Beating the 50th birthday blues

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Blogger Trish Burgess writes for the Free Press

It was my husband’s birthday last week and I hope that, by the time the article goes to print, I managed to buy him something. At the moment I am completely stuck for ideas.

It’s a big birthday. One with a nought on the end...and a five at the front. I really should be pushing the boat out, but he doesn’t want a party or any surprises and would rather let the day go by without any fuss.

I’m inclined to want the same for mine in the summer.

How different from the year we both turned 40. ‘Life begins’ and all that jazz. We were more than happy to celebrate it with gusto. But this year, turning 50 straight after our son has turned 18 and knowing we will soon be ‘Empty Nesters’, we would rather stick our fingers in our ears, sing la la la, and carry on as if nothing has changed.

Some friends of mine have also turned 50 this year and are already noticing the ‘senior’ life insurance offers landing on the doormat. Michael Parkinson speaks to them through the TV offering words of comfort and a free pen. All very sensible, I’m sure, but quite depressing.

Even looking for a card is frustrating. When you’re 30 there are ‘flirty at 30’ cards, then ‘naughty at 40’.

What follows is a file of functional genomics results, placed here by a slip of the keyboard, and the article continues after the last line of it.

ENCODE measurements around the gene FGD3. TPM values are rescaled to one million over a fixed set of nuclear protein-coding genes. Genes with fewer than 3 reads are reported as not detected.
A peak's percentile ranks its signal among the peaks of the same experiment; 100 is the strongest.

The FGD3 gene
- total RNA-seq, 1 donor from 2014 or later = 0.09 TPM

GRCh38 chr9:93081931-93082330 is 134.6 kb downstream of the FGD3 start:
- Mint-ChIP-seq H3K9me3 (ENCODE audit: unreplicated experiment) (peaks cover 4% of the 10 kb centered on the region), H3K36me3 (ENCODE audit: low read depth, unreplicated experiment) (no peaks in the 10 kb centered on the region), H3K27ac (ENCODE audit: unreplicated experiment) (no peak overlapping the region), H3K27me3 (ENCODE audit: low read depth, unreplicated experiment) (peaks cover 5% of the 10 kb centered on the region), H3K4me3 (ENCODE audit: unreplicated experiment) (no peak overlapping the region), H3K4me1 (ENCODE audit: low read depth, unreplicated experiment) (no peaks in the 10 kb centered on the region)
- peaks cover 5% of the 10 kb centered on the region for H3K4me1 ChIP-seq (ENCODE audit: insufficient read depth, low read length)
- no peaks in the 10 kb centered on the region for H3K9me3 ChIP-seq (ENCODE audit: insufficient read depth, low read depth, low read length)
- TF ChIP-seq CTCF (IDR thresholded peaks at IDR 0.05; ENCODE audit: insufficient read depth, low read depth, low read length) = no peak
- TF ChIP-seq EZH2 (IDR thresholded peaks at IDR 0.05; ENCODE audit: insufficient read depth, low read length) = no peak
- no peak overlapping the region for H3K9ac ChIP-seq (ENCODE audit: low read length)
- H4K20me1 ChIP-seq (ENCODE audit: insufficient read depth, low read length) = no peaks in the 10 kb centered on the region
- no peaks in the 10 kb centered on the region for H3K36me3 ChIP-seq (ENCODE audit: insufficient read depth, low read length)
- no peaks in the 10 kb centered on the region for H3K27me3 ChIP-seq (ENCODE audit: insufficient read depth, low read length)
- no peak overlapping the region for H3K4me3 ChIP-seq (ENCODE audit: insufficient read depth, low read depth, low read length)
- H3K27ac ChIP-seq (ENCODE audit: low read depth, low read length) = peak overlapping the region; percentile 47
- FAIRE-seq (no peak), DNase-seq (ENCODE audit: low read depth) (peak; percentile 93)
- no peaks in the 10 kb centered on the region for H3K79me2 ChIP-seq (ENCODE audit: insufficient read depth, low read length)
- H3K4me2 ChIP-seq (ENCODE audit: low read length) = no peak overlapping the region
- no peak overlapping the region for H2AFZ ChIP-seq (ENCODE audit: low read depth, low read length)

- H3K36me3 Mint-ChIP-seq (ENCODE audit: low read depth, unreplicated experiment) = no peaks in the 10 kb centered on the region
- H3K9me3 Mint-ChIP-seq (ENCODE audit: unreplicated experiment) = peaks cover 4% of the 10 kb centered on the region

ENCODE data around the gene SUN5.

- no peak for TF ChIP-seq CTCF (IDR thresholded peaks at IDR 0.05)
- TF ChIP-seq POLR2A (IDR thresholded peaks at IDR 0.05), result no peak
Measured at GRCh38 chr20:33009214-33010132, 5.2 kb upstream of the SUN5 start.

What do they come up with for 50? Nifty. Is that it? No more racy references? No, apparently at our age we should be grateful that we can still get about.

So what should I buy him for his birthday? I don’t know why I’m becoming stressed about it. It’s not as if he’s an expert gift­giver. Far from it. Many years ago, when we had just moved in to our first home in Spalding, I was excited about what I might receive as a gift for our first Christmas together.

On Christmas Eve, my beloved’s car drew up in front of the house. I watched as he opened the boot and carefully lifted out a large box before handing it to me, a big smile spreading across face.

A deep­fat fryer. Not even wrapped. Bought from the supermarket on the way home from work. I was not happy.

Once I had started speaking to him again I asked him what had possessed him to buy such a present. His sheepish reply was, “I really fancied having some chips.” I took my revenge a year later when I bought him a trouser press. Rather annoyingly he found it a very useful gadget.

I blame his parents. Yes, I’m looking at you George and Emily, lovely though you both are. I haven’t forgotten the year your son asked for some weights to help him keep fit. You couldn’t locate any but decided some socks might be a suitable alternative. White football socks with Chelsea embroidered up the calf.

This is for a Hibernian supporter who doesn’t play football. Maybe I shouldn’t worry about the material things and just make the day special. We might go to Norfolk.

There’s a clothes shop in Holt worth a look: ‘Old Guys Rule’. He’ll like that.